Hellgate Highschools Feminine Hygeine Drive For Those In Need

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Kahlia Loewen, Reporter

Keira Skovlin and Mila McKay are running a feminine hygiene drive at Hellgate to collect tampons and pads for the Poverello Center, YWCA, Missoula Food Bank, Hellgate FRC, and Soft Landings from Nov. 1 to Nov. 18. “We were inspired to do the drive after learning about period poverty and realizing how difficult it is for many women to afford the extra cost of feminine hygiene products right now. A director at the Food Bank that I corresponded with said that period products are a very high demand product at the Food Bank, so we know that this project will be beneficial for the organizations we are donating to,” Skovlin said.

Period poverty is a public health crisis about the struggle low-income women, girls, and others who have periods face while trying to afford menstrual products. Because there is incredibly inadequate access to period products there is also very poor education on said products as well as periods in general.

For decades periods have been considered a taboo subject meant to be kept to yourself, and because of that periods are largely under-taught in schools. “I think a lot of people treat periods like something that shouldn’t be talked about, so many young girls and women are under-educated about periods. Periods are a very important part of women’s health, so people should be taught about periods in school much more than they are currently, and everyone should be educated about them (including men!) so that we can make them a comfortable subject to talk about,” Skovlin said. The stigmas associated with periods have created a harmful image for younger girls first getting their periods, which also leads to them being largely undereducated.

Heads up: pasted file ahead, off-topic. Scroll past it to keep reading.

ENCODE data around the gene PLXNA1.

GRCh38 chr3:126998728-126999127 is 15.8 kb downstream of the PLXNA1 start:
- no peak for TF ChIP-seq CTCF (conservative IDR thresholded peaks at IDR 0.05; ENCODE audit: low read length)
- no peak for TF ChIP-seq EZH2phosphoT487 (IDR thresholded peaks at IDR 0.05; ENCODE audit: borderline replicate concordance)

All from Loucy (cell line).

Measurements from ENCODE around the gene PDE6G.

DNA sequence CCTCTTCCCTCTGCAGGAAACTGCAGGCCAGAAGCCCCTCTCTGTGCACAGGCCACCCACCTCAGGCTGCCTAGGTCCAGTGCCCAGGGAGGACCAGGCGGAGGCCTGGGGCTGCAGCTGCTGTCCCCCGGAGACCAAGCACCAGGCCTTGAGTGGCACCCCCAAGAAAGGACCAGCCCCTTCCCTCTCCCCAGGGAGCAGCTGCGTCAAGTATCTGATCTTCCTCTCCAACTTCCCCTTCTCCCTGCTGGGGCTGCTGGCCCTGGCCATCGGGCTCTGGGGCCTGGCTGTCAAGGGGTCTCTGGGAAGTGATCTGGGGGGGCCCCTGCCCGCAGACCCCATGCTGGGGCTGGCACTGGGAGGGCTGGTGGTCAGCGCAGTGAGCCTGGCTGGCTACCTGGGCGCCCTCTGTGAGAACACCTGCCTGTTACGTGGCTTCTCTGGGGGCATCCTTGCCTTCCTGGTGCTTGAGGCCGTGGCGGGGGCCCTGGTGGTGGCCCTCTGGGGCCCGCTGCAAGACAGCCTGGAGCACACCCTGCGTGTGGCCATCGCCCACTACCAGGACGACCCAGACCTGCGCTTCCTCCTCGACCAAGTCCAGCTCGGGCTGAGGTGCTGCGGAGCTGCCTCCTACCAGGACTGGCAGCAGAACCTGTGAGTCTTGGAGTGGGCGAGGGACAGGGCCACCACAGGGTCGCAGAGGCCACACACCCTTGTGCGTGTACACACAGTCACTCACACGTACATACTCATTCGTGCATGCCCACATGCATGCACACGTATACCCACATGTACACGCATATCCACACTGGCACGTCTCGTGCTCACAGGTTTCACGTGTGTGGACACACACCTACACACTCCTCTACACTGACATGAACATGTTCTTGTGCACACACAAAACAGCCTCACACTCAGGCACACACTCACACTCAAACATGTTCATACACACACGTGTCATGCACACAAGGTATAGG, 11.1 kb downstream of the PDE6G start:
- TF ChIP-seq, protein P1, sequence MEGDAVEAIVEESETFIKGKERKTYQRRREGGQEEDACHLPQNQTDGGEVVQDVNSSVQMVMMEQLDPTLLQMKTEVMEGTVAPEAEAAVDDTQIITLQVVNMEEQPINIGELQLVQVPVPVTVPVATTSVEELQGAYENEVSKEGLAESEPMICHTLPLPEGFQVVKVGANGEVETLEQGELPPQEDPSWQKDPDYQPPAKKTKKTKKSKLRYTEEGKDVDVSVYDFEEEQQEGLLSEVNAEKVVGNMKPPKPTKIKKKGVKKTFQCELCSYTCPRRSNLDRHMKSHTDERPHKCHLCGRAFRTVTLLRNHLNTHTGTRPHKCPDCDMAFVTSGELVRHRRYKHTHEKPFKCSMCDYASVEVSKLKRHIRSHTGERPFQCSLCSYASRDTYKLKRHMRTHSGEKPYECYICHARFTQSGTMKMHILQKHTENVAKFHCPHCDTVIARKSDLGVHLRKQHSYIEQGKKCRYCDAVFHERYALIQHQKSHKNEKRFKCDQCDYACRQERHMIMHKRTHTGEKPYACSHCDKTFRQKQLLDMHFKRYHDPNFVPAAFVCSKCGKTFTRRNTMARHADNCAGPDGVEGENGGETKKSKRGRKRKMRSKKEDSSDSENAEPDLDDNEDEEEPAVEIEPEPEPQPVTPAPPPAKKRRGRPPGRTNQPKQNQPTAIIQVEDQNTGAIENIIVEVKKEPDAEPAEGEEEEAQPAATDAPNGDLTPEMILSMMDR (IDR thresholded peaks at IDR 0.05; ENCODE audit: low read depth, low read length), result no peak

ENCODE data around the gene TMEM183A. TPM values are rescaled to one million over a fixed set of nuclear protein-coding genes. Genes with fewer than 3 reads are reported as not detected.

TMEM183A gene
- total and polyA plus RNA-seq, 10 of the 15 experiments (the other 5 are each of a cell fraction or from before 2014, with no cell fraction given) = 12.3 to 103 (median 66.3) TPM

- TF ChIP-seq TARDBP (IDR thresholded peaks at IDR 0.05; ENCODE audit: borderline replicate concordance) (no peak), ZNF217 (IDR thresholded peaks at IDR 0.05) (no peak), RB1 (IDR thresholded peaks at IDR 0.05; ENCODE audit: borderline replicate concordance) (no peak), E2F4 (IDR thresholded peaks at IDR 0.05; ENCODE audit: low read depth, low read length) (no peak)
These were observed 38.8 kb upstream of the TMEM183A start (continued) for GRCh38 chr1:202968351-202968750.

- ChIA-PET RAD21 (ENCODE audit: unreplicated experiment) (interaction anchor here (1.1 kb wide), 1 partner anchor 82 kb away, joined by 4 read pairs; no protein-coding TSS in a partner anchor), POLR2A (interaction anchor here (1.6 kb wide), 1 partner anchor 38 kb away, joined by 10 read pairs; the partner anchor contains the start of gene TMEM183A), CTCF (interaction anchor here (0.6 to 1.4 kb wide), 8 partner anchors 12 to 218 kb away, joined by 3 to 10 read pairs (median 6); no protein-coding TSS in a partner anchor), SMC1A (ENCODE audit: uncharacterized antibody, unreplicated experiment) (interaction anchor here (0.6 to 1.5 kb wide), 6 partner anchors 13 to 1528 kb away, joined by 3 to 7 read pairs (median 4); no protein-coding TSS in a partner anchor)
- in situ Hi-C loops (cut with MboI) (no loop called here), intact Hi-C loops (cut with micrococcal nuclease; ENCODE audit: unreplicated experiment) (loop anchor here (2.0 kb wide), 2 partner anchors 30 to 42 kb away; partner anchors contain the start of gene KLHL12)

Period products are insanely overpriced. A box of tampons can cost anywhere from 7 to 12 dollars monthly and is currently on the incline price-wise, making it more difficult for people who are struggling monetarily. “Period products are overpriced. A box of tampons used to cost about $6, now the average cost is $8, which has increased just in the past year or two with inflation. For many people, $8 is not a large expense, but for women who are unemployed or barely making enough money for food and to have somewhere to live, spending $15-20 on pads and tampons is difficult to afford,” said Skovlin.

Of course, period poverty goes hand-in-hand with poverty. If they are struggling to afford the necessities such as food and shelter, how can women and all others who have periods be expected to afford hygiene products that are ever increasing in price? 

Having free period products would be great. Scotland has free period products, and it has helped eradicate a lot of period poverty in Scotland,” Skovlin said about the idea of free period products in the U.S. Scotland was the very first country to offer free period products nationally and was later followed by New Zealand and Kenya.

 Hellgate High School is one of the few schools to offer free products in girls bathrooms, making it an example of what the U.S. could do to help eradicate period poverty. “It would be so cool if the United States offered free period products, but unfortunately I think it’s unlikely. I really appreciate that Hellgate has free pads and tampons in the bathrooms now because it probably helps a lot of girls,” Skovlin said. 

Although it is likely it will be a very long time before period products are free and available to those in need, good people such as Skovlin, McKay, and everyone who donates will continue to work together to help those in need and fight for what is right.